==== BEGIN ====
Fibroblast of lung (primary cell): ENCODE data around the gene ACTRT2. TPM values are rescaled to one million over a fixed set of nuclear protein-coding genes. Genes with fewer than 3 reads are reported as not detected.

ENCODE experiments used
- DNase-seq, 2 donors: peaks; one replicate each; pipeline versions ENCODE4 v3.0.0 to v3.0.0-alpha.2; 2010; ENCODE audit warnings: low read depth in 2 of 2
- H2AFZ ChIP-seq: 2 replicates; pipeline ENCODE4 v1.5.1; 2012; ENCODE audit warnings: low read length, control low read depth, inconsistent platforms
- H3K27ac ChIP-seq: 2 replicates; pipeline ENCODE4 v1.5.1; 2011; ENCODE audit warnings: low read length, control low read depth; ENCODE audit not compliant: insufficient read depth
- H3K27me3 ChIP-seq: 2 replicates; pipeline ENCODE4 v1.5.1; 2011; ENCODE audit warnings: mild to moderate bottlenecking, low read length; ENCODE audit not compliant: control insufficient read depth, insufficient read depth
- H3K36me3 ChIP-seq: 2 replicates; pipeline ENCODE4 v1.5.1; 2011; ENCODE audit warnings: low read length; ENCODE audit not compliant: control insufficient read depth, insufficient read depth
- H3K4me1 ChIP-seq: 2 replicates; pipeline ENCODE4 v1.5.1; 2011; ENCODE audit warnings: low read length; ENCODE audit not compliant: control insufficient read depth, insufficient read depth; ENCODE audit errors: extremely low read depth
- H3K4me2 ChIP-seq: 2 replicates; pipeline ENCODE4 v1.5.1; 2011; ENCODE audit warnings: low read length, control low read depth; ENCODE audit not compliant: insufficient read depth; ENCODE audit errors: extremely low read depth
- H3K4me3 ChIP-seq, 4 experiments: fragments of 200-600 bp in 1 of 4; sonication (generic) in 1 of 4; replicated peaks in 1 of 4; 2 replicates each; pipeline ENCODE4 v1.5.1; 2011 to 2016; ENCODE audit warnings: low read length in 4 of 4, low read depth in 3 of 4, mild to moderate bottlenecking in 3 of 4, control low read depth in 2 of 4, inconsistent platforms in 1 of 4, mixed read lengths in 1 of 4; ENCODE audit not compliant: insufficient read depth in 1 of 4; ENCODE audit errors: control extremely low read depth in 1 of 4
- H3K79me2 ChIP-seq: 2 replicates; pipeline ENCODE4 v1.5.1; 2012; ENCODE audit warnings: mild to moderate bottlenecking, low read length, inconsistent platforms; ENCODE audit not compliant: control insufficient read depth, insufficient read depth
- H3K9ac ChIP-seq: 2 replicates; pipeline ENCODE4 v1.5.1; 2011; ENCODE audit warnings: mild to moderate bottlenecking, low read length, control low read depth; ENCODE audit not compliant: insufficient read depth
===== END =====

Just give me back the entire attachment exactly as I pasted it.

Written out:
Fibroblast of lung (primary cell): ENCODE data around the gene ACTRT2. TPM values are rescaled to one million over a fixed set of nuclear protein-coding genes. Genes with fewer than 3 reads are reported as not detected.

ENCODE experiments used
- DNase-seq, 2 donors: peaks; one replicate each; pipeline versions ENCODE4 v3.0.0 to v3.0.0-alpha.2; 2010; ENCODE audit warnings: low read depth in 2 of 2
- H2AFZ ChIP-seq: 2 replicates; pipeline ENCODE4 v1.5.1; 2012; ENCODE audit warnings: low read length, control low read depth, inconsistent platforms
- H3K27ac ChIP-seq: 2 replicates; pipeline ENCODE4 v1.5.1; 2011; ENCODE audit warnings: low read length, control low read depth; ENCODE audit not compliant: insufficient read depth
- H3K27me3 ChIP-seq: 2 replicates; pipeline ENCODE4 v1.5.1; 2011; ENCODE audit warnings: mild to moderate bottlenecking, low read length; ENCODE audit not compliant: control insufficient read depth, insufficient read depth
- H3K36me3 ChIP-seq: 2 replicates; pipeline ENCODE4 v1.5.1; 2011; ENCODE audit warnings: low read length; ENCODE audit not compliant: control insufficient read depth, insufficient read depth
- H3K4me1 ChIP-seq: 2 replicates; pipeline ENCODE4 v1.5.1; 2011; ENCODE audit warnings: low read length; ENCODE audit not compliant: control insufficient read depth, insufficient read depth; ENCODE audit errors: extremely low read depth
- H3K4me2 ChIP-seq: 2 replicates; pipeline ENCODE4 v1.5.1; 2011; ENCODE audit warnings: low read length, control low read depth; ENCODE audit not compliant: insufficient read depth; ENCODE audit errors: extremely low read depth
- H3K4me3 ChIP-seq, 4 experiments: fragments of 200-600 bp in 1 of 4; sonication (generic) in 1 of 4; replicated peaks in 1 of 4; 2 replicates each; pipeline ENCODE4 v1.5.1; 2011 to 2016; ENCODE audit warnings: low read length in 4 of 4, low read depth in 3 of 4, mild to moderate bottlenecking in 3 of 4, control low read depth in 2 of 4, inconsistent platforms in 1 of 4, mixed read lengths in 1 of 4; ENCODE audit not compliant: insufficient read depth in 1 of 4; ENCODE audit errors: control extremely low read depth in 1 of 4
- H3K79me2 ChIP-seq: 2 replicates; pipeline ENCODE4 v1.5.1; 2012; ENCODE audit warnings: mild to moderate bottlenecking, low read length, inconsistent platforms; ENCODE audit not compliant: control insufficient read depth, insufficient read depth
- H3K9ac ChIP-seq: 2 replicates; pipeline ENCODE4 v1.5.1; 2011; ENCODE audit warnings: mild to moderate bottlenecking, low read length, control low read depth; ENCODE audit not compliant: insufficient read depth